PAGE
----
Decoding EO 14008: What President Biden’s New Executive Order Means For the Climate Crisis


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Ahmed Elsayyid, Staff Writer, Environmental Editor

In the honeymoon period of his new term in office, President Biden attempted to make good on a central promise of his 2020 campaign. 

His executive order, “Tackling the Climate Crisis at Home and Abroad,” or EO 14008, enforced sweeping actions on this policy priority. The order was centered around an emphasis on jobs, seeking to counter a major GOP talking point against aggressive climate initiatives.

Biden walked a narrow rope on climate issues during the campaign season, offering voters ambitious, yet vague and at times contradictory, promises. Despite sharing his party’s overall enthusiasm for tackling climate change, he proposed several concessions during the general election to attract moderate voters, including the famous “I will not ban fracking” vow.

The executive order directs the Department of the Interior to pause oil and gas drilling leases on federal lands and water, which would cover over 166 million acres of land owned by the federal government that can be leased to private companies for energy development. 

Existing energy leases will be reviewed. However, the order focuses on new leases in order to facilitate a smooth transition away from fossil fuel development. The order also aims to conserve at least 30% of federal lands and oceans by 2030.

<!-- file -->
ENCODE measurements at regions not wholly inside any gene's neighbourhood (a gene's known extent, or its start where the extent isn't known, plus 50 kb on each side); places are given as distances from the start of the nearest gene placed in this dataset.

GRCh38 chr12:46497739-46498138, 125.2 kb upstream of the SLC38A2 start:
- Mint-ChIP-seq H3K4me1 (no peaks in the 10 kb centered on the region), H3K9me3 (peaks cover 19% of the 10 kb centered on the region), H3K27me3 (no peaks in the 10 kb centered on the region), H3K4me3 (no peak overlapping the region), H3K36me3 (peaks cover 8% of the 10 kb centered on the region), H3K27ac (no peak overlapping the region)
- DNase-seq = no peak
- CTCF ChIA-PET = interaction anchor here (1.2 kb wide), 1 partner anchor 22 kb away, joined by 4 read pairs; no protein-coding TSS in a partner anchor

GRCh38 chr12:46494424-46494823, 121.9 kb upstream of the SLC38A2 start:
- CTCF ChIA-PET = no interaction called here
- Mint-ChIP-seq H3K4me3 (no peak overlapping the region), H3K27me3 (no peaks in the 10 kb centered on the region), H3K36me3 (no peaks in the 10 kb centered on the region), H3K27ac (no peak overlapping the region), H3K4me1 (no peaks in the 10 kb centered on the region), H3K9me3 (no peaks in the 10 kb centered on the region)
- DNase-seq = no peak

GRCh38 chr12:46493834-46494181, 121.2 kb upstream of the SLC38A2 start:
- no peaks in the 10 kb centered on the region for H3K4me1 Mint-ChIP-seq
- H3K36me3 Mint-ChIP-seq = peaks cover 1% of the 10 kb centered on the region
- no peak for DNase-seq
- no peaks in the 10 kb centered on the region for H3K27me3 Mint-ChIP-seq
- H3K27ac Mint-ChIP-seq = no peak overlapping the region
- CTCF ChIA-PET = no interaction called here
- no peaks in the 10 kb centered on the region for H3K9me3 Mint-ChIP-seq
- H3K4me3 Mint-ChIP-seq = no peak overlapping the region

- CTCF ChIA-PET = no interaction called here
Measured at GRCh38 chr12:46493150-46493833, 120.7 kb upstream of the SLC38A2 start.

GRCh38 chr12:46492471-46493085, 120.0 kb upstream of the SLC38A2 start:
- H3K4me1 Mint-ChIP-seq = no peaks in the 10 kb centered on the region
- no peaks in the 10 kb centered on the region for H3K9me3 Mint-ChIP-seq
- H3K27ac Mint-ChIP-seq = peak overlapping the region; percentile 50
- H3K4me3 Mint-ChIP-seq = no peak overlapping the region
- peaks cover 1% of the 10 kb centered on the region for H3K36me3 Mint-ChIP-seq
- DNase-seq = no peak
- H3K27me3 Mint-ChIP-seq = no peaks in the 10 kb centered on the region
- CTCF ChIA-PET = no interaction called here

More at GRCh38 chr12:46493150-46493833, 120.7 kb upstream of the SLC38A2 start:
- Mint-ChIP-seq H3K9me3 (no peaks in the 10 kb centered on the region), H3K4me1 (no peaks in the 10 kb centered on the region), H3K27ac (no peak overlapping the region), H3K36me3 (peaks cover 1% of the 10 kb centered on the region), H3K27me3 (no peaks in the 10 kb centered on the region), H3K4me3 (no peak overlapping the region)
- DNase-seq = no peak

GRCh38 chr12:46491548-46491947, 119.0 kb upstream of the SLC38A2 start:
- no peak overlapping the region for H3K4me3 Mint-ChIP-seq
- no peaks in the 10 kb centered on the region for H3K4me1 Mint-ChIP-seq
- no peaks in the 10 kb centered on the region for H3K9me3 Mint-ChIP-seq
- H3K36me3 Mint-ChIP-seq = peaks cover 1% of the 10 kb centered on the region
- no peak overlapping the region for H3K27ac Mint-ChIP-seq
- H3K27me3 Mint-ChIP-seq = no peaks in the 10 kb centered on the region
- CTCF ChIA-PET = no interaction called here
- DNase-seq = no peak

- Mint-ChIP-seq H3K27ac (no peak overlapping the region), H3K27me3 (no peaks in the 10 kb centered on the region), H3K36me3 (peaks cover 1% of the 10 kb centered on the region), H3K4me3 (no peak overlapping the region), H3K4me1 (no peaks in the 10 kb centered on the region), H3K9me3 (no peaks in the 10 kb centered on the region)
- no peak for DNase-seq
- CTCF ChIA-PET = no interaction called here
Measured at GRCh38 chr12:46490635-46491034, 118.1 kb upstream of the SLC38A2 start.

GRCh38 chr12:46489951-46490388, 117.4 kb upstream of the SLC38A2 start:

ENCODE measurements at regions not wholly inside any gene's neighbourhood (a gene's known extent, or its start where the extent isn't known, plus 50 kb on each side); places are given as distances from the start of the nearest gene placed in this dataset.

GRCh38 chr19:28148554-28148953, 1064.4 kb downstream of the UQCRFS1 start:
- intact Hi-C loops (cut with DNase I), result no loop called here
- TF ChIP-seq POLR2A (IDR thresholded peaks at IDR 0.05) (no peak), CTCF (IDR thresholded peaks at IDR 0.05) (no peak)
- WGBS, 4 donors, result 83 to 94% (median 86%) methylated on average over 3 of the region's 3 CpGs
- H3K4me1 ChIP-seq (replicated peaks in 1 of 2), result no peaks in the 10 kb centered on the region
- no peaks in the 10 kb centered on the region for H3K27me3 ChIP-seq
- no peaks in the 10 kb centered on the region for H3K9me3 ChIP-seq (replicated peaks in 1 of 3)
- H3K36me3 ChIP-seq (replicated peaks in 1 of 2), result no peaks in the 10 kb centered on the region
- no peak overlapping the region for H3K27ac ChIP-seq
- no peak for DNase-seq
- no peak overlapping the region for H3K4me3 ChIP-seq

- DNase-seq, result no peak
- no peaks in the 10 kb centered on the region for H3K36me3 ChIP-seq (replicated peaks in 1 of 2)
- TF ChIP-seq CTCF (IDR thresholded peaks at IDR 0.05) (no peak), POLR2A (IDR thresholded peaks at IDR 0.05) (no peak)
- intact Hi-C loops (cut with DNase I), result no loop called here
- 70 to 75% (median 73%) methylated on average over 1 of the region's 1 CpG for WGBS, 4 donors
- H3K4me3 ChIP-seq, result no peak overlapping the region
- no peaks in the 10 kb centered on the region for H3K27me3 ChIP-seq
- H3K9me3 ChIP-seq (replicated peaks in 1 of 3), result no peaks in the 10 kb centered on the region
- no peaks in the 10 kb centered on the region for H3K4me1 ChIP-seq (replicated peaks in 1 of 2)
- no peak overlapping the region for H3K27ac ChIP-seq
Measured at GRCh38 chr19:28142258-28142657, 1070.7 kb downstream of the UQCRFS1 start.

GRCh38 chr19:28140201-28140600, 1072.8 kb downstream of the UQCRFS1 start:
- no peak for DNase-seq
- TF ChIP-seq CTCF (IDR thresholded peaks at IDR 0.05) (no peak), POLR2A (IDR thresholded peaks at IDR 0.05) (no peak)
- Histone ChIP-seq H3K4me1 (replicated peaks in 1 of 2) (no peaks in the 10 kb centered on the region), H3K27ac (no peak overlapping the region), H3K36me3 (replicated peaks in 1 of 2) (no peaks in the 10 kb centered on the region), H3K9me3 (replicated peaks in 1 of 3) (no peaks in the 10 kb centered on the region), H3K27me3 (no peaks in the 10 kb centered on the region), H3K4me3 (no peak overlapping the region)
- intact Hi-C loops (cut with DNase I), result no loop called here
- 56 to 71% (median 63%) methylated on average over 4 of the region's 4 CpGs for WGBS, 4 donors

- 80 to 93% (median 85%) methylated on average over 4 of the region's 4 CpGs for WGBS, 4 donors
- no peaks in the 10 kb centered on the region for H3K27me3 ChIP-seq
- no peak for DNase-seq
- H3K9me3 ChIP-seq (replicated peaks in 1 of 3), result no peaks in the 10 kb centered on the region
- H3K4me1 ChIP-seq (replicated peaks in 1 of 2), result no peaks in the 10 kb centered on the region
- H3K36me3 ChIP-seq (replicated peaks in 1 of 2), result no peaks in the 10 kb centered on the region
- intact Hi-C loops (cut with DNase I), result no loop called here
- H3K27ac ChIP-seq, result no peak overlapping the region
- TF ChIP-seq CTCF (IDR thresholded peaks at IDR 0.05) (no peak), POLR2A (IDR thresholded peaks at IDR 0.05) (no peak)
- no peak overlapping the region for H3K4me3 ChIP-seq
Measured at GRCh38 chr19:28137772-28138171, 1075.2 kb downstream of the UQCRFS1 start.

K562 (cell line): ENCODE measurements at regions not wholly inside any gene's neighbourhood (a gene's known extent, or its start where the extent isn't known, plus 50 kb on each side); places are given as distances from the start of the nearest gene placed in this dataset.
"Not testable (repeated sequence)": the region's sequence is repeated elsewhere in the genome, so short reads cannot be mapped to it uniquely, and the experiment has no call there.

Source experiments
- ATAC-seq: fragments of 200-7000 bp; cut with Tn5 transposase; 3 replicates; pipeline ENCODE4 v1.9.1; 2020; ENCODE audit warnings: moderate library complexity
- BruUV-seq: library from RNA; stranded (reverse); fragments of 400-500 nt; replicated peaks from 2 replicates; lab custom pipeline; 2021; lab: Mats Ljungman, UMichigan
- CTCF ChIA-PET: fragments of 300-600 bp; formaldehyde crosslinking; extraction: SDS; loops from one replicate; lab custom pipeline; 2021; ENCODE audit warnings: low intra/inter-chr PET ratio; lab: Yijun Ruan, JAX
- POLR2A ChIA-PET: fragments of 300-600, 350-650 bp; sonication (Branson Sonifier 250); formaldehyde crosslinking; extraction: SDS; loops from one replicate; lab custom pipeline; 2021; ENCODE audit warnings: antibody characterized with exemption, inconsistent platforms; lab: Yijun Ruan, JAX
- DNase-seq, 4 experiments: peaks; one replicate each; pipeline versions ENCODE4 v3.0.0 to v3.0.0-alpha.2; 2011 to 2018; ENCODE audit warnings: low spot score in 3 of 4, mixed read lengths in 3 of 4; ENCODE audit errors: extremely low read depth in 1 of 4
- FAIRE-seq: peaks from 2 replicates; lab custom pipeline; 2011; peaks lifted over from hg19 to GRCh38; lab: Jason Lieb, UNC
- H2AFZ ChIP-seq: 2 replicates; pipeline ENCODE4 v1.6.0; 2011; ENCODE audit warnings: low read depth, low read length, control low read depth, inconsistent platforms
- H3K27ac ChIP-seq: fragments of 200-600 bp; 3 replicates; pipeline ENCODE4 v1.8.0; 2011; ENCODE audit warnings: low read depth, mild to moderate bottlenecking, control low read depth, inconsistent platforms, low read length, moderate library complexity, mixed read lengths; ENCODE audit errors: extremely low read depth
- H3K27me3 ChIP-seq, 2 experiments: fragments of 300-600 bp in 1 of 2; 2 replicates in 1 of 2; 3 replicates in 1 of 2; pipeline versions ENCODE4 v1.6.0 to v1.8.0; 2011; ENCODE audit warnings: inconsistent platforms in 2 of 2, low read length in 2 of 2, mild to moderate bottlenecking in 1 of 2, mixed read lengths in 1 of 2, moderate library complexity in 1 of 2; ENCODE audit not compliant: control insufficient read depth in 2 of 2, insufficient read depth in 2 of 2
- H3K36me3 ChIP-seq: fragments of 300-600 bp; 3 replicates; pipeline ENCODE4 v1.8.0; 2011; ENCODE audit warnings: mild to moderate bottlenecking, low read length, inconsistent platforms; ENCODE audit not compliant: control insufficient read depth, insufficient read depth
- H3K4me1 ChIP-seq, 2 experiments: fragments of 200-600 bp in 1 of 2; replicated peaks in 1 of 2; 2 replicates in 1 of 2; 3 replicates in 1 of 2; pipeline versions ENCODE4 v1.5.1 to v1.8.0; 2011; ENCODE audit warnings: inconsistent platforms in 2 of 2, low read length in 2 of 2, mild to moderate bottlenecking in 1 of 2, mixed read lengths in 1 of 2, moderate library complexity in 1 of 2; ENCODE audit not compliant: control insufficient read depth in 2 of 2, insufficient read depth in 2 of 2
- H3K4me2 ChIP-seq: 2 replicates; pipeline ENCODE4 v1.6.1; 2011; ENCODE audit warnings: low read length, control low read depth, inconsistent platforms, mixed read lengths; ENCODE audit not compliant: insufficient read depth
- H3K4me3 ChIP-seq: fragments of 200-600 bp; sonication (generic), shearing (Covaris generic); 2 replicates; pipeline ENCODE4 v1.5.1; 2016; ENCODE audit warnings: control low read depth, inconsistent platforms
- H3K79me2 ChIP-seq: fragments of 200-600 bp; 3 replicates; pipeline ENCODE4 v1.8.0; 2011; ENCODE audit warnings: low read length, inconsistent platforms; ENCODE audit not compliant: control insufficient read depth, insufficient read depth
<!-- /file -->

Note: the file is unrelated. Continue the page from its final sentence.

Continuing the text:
Biden asserts that jobs meeting demand for wind and solar infrastructure would cover job losses in the fossil fuel industry, including US regions reliant on the boom in fracking. The President offered action to accelerate the transition away from gasoline-powered cars by using the government’s purchasing power to buy clean-powered vehicles, with the goal of “one million new jobs in the American automobile industry.”

Critics have blasted Biden’s order as detrimental to an economy recovering from the impact of COVID-19 lockdowns. After killing Keystone XL Pipeline construction, stifling energy development and ending US energy independence all within his first month in office, Biden’s policies have been perceived by many as tone-deaf to record unemployment numbers that plague the nation’s recovery.

Whether Biden’s order will ultimately provide sustainable employment and meaningful climate progress, it stands nonetheless as a rare instance of bold government climate action despite cries from American Big Oil. Nearly a quarter of all US carbon emissions is fossil fuel extracted from federal lands, dealing a massive blow to the industry. Although a comprehensive federal response to climate change would require congressional approval, early action by the President establishes the issue as a top first-term priority.

EO 14008 also distinguishes Biden sharply from his Republican predecessor: Former President Trump dramatically expanded energy leases upon entering office, along with tossing Obama-era regulation on access to clean air and water and relaxing pollution rules affecting coal and gas-burning power plants, the latter being overturned by federal courts. Although Biden’s power to act through executive action is limited, the order signals a new tone on the world stage to reassert American leadership in the global fight against climate catastrophe.

You can read Mr. Biden’s executive order here.